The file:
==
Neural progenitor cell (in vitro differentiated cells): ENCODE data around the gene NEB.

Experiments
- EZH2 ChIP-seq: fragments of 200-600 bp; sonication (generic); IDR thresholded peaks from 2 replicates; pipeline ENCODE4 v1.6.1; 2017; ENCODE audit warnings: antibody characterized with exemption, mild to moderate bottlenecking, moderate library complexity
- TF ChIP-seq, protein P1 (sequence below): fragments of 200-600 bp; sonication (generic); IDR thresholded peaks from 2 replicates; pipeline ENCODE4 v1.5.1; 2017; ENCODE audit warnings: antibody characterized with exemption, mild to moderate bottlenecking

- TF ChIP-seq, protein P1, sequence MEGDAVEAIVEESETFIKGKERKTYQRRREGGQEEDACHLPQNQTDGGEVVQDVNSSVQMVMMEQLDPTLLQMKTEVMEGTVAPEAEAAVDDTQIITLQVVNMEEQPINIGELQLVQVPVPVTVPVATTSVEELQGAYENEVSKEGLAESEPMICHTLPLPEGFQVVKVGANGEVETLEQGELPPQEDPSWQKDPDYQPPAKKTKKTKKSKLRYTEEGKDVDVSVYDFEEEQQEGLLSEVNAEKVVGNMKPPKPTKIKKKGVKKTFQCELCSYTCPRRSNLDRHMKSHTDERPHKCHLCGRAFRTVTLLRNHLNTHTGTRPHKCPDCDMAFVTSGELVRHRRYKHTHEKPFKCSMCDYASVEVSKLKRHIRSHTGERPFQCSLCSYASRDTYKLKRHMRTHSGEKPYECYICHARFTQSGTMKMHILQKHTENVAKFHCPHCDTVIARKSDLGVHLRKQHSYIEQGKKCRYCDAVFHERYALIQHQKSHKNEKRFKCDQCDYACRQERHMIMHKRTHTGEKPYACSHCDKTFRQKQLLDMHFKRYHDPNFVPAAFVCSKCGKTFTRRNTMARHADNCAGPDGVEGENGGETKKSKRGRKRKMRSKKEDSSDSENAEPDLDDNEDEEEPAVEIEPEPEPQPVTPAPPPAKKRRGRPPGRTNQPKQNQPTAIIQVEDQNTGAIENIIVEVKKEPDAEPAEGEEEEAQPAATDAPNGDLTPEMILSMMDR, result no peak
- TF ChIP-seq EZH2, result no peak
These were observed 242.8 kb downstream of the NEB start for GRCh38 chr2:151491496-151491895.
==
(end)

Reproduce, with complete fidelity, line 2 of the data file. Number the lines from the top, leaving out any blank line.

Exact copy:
Experiments